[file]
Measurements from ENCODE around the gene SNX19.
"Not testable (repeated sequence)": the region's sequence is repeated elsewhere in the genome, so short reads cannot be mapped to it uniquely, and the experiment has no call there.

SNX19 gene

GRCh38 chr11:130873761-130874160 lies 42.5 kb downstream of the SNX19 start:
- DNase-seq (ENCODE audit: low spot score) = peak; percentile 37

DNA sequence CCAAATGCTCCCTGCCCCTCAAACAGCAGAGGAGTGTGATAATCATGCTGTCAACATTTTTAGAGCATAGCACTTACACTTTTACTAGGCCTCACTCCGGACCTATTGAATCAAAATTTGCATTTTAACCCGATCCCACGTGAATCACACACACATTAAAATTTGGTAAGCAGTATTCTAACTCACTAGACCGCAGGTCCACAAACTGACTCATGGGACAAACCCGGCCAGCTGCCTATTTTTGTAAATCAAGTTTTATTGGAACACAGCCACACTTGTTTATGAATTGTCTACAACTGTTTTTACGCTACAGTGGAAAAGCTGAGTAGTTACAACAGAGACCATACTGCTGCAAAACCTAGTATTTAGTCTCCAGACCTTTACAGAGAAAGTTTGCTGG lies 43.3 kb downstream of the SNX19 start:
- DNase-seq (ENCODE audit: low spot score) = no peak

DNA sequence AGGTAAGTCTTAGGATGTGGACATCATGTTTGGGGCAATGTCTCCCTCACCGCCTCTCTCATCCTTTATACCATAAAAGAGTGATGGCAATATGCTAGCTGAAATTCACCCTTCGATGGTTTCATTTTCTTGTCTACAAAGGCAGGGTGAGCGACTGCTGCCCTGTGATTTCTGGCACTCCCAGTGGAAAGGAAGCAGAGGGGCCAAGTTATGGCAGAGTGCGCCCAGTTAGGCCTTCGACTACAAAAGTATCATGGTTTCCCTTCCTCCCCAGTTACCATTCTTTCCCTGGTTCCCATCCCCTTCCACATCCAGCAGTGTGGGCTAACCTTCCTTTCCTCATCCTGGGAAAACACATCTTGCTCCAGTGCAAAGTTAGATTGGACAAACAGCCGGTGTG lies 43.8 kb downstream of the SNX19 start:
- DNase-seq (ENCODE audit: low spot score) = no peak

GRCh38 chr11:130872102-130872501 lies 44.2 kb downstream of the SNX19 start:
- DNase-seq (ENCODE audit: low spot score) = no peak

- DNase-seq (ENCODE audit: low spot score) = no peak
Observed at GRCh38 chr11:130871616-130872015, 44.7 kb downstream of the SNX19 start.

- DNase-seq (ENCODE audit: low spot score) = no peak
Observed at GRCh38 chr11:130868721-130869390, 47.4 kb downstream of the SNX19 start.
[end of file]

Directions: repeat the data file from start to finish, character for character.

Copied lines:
Measurements from ENCODE around the gene SNX19.
"Not testable (repeated sequence)": the region's sequence is repeated elsewhere in the genome, so short reads cannot be mapped to it uniquely, and the experiment has no call there.

SNX19 gene

GRCh38 chr11:130873761-130874160 lies 42.5 kb downstream of the SNX19 start:
- DNase-seq (ENCODE audit: low spot score) = peak; percentile 37

DNA sequence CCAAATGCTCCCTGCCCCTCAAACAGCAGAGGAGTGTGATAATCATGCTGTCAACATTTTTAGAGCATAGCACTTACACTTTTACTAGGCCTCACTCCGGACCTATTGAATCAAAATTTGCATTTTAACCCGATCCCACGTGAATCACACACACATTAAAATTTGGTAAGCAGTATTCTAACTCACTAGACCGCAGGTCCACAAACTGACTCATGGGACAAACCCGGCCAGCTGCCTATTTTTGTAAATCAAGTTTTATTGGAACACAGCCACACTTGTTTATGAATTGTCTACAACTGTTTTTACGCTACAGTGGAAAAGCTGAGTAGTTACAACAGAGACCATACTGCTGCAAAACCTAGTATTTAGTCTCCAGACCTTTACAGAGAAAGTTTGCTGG lies 43.3 kb downstream of the SNX19 start:
- DNase-seq (ENCODE audit: low spot score) = no peak

DNA sequence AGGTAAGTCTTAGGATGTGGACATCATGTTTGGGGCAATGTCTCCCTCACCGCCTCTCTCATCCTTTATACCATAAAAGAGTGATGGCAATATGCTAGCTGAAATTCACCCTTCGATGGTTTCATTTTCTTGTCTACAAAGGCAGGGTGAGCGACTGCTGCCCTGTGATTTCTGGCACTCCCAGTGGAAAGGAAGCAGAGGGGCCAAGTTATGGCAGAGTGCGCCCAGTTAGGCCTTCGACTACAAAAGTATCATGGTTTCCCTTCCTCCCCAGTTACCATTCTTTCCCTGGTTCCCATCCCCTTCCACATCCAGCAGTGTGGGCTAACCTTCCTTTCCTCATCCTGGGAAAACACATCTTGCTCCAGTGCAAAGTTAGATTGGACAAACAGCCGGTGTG lies 43.8 kb downstream of the SNX19 start:
- DNase-seq (ENCODE audit: low spot score) = no peak

GRCh38 chr11:130872102-130872501 lies 44.2 kb downstream of the SNX19 start:
- DNase-seq (ENCODE audit: low spot score) = no peak

- DNase-seq (ENCODE audit: low spot score) = no peak
Observed at GRCh38 chr11:130871616-130872015, 44.7 kb downstream of the SNX19 start.

- DNase-seq (ENCODE audit: low spot score) = no peak
Observed at GRCh38 chr11:130868721-130869390, 47.4 kb downstream of the SNX19 start.